Dakota Johnson stars in a new Netflix original film premiering next month, but the movie is already getting some backlash. It is an adaptation of Jane Austen’s final novel, Persuasion – a lauded depiction of life, love, loss and the grueling march of time. For some fans, the trailer for the new film adaptation is just a little too chipper.
Persuasion was written in 1816 and published in 1817 – the year that Austen passed away. As many fans have pointed out, this was a very difficult time in Austen’s life, and the book reflects that. The trailer, on the other hand, gives off the tone of a romantic comedy with more levity than fans were expecting. Many felt that this was more than a bad adaptation, it was a symptom of poor literacy and of a cultural disinterest in difficult topics.
Persuasion was adapted for the screen by writers Alice Victoria Winslow and Ronald Bass, and was directed by Carrie Cracknell. In addition to Johnson it stars Cosmo Jarvis, Henry Golding, Richard E. Grant, Nikki Amuka-Bird, Suki Waterhouse, Ben Bailey, Izuka Hoyle, Mia McKenna-Bruce, Nia Towle, Edward Bluemel, Lydia Rose Bewley and Yolanda Kettle.
The movie is due out on Netflix on Friday, July 15, but as you’ll see below many people have already promised not to watch it. Here’s a look at the responses to Netflix’s Persuasion adaptation so far.
I just don’t understand why we’re doing this fourth wall breaking take with Persuasion when Northanger Abbey is right there and severely under-adapted compared to other Austen works?
— nel (dad) (god?) (@nelscorner) June 14, 2022
you should have to defend your screenplay to a doctoral board before they let you film persuasion https://t.co/wxU22pBEH8
— miquella defender (@zenyanna) June 14, 2022
I think writers should write whatever they want, but whoever wrote this needs to be sent to a penal colony for life. pic.twitter.com/Q17sAsLEpJ
— Brandon (@blgtylr) June 14, 2022
Finally, many critics said they would have been fine with a period piece featuring all the quirks of this trailer if it had not been called Persuasion. Many felt that these experimental ideas should have been reserved for something less beloved.
Raise your hand if you feel personally victimized by the new Persuasion trailer pic.twitter.com/8Y3ZTqoc68
— Nirali 🧡🤍💗 (@firewordsparklr) June 14, 2022
The Bridgertonfication of Persuasion is a loss for sad girls everywhere.
— fran (@galacticidiots) June 15, 2022
Many critics had a laugh at themselves and the rest of social media for the speed and ferocity of their response. They urged each other to be thoughtful in their seriously criticism, as many want to see romance writing in general taken more.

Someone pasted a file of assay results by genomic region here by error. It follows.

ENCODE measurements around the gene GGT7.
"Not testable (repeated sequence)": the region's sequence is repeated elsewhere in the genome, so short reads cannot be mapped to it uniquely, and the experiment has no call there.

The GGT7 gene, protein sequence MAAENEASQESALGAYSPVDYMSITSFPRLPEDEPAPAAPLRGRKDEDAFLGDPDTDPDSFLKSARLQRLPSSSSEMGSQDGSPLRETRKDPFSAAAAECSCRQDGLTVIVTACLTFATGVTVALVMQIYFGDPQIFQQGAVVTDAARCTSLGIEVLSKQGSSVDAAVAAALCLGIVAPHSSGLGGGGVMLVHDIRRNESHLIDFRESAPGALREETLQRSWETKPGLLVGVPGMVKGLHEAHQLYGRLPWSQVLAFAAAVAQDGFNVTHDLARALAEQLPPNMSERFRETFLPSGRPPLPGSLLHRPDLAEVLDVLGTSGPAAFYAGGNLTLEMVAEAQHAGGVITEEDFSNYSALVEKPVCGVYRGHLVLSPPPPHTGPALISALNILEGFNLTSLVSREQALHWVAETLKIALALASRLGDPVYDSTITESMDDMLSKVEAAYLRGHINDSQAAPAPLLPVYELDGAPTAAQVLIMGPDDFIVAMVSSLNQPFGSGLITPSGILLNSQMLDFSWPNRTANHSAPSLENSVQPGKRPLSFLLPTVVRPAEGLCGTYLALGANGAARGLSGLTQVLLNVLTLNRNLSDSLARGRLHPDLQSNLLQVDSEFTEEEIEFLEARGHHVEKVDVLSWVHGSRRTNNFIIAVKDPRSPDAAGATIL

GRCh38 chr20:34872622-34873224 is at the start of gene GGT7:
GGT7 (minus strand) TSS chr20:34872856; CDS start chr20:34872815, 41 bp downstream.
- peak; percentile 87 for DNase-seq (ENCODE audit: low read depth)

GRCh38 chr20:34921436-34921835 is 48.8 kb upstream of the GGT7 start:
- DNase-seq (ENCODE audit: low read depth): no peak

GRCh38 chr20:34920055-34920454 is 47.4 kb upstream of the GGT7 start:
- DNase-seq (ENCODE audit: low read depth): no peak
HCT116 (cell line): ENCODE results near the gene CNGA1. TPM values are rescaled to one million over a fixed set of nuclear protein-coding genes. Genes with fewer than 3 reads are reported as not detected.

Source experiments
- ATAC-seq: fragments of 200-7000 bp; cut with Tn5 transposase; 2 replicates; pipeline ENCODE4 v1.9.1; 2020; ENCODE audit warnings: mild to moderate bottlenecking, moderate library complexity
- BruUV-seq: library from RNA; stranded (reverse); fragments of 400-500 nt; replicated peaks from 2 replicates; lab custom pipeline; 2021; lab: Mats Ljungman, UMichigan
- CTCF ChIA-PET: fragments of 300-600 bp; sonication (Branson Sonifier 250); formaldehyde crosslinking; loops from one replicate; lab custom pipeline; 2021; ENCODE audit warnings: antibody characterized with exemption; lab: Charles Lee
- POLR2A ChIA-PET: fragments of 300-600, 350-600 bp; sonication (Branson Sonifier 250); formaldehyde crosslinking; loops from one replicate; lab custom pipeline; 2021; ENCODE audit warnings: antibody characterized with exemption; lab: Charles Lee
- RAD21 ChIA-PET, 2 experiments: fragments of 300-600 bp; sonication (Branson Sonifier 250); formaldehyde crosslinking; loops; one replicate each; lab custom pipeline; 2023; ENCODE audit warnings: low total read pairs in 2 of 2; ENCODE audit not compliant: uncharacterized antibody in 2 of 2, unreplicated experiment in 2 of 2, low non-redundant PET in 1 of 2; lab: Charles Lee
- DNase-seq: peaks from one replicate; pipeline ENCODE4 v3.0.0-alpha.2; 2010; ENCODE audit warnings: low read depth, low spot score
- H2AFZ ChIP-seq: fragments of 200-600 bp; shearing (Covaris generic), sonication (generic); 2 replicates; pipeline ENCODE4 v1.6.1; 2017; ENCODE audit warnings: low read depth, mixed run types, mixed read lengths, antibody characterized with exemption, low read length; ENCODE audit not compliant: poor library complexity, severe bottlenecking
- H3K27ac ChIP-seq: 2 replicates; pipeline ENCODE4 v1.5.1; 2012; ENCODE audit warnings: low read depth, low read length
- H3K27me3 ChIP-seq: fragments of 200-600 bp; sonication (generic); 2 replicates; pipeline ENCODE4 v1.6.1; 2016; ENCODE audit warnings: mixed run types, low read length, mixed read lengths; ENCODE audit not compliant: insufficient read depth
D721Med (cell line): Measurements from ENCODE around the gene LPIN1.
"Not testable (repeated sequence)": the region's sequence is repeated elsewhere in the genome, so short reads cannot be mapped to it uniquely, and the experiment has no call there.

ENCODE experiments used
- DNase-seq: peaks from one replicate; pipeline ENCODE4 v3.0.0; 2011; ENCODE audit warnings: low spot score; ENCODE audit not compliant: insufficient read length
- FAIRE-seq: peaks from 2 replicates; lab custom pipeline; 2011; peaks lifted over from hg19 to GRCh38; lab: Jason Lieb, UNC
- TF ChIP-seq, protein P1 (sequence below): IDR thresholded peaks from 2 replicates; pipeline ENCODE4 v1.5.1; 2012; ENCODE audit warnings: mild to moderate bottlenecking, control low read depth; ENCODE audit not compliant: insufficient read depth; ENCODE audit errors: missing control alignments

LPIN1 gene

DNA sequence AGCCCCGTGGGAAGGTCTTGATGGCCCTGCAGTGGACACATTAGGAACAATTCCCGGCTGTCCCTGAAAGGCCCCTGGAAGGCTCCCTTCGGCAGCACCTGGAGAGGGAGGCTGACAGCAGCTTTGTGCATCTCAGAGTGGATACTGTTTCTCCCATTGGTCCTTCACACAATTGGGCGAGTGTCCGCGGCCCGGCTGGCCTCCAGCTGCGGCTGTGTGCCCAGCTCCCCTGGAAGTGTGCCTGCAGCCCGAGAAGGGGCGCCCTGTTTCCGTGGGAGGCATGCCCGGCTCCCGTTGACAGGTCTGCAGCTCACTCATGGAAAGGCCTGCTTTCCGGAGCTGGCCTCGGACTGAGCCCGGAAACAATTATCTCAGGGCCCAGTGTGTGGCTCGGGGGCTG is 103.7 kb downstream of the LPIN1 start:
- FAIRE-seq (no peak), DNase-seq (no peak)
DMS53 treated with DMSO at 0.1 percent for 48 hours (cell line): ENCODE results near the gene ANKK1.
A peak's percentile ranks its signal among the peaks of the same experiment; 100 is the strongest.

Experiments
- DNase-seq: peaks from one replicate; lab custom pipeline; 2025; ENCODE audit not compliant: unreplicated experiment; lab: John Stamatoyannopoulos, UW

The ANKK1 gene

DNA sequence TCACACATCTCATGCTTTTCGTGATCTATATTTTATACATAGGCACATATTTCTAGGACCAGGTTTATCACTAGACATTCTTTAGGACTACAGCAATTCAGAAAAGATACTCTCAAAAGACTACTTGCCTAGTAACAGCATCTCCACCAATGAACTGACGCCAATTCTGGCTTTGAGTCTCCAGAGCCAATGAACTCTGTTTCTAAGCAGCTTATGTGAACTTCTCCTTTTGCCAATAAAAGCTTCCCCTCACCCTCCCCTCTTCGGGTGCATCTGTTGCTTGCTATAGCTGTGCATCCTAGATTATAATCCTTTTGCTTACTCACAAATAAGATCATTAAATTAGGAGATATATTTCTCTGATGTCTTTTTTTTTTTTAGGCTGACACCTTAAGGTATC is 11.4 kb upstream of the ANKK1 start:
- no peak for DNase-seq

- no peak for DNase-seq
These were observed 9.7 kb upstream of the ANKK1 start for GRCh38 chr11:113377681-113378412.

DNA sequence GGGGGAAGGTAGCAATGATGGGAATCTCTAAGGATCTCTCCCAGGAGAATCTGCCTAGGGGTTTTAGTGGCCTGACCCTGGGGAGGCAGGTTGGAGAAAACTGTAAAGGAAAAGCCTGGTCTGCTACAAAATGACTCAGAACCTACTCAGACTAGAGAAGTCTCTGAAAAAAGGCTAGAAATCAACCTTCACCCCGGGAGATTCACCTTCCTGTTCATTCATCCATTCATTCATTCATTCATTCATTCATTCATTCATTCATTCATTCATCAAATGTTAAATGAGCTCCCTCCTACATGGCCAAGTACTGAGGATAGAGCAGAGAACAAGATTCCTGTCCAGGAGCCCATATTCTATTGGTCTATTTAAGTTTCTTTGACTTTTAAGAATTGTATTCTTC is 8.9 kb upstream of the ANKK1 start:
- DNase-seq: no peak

‘A Modern Approach’
So what you are just saying is that because director explained rewriting of the main character and most famous lines completely as “a modern approach” people are not entitled to have and share their opinions? Hu… pic.twitter.com/kfGe8nuwnf
— Wilde Renata (@milhopan) June 14, 2022
As some pointed out, Cracknell said from the beginning that this was intended to be a “modern take” on Persuasion. However, critics felt like such an approach should still have retained the tones and themes of the source material.
I’ll do the same, hopefully the trailer is a poor representation of the movie.
And YES, the Ciaran Hinds version is incredible. Love the realism in it.
— Ben Randall (@BenRandall) June 21, 2022
The tone shift from the book worries me a little, not sure about 4th wall break (Anne is really introverted so maybe it will be a plus to convey but it seems way too light hearted) Persuasion is more nostlagique, mature… I ‘ll try it but not optimism.
— Kamash_Bookworm (@BookwormKamash) June 14, 2022
Many critics admitted that they still plan on watching this movie and they are hopeful that the trailer didn’t do it justice.
Yes! ‘Exes’ rang out to me like she had said ‘bitcoin’ totally out of place and a far cry from the beautiful description Austen had written.
— J’Wren (@JenneyD) June 14, 2022
Before long, users were putting quotes from the trailer side by side with passages from Austen’s novel. Many were horrified by the difference.
Netflix can fuck right off with this Bridgertonification of Persuasion. This is not supposed to be a fun, romantic romp–it’s about the tragedy of succumbing to social pressures instead of doing what’s best for yourself. Get Dakota Johnson out of my Jane Austen, please.
— Abolish the Police (Sting, we’re cool) (@420AttyChicago) June 14, 2022
Looks like they’ve removed the most interesting part of Jane Austin stories: the social settings of the time, and the women forced to navigate in them. This appears to be a modern teen drama with 18th century garb. No thanks.
— Ben Randall (@BenRandall) June 14, 2022
Several users blamed this misread of Austen’s novel on recent period pieces like Bridgerton which are intentionally not historically accurate. They felt that a work like this one should have been adapted more faithfully to keep its vital messages intact.
Jane Austen wrote Persuasion at the end of her life, when she was ailing and living in poverty, with the type of life she had not expected or planned.
She, her mother, and sister lost everything when Jane’s father died.
— Cate Eland (@RomancingNope) June 14, 2022
We don’t like women who are complicated or who have made mistakes to have happy endings. So we have to smooth out her complications and blame others for her mistakes–a thing Anne Elliot never did–in order to make her worthy of filming her own love story.
— Cate Eland (@RomancingNope) June 14, 2022
A viral Twitter thread by Cate Eland explained the situation Austen was in at the time Persuasion was written. It also helped shed light on why the tone shift in this adaptation left many fans of Austen and the romance genre in general feeling sleighted.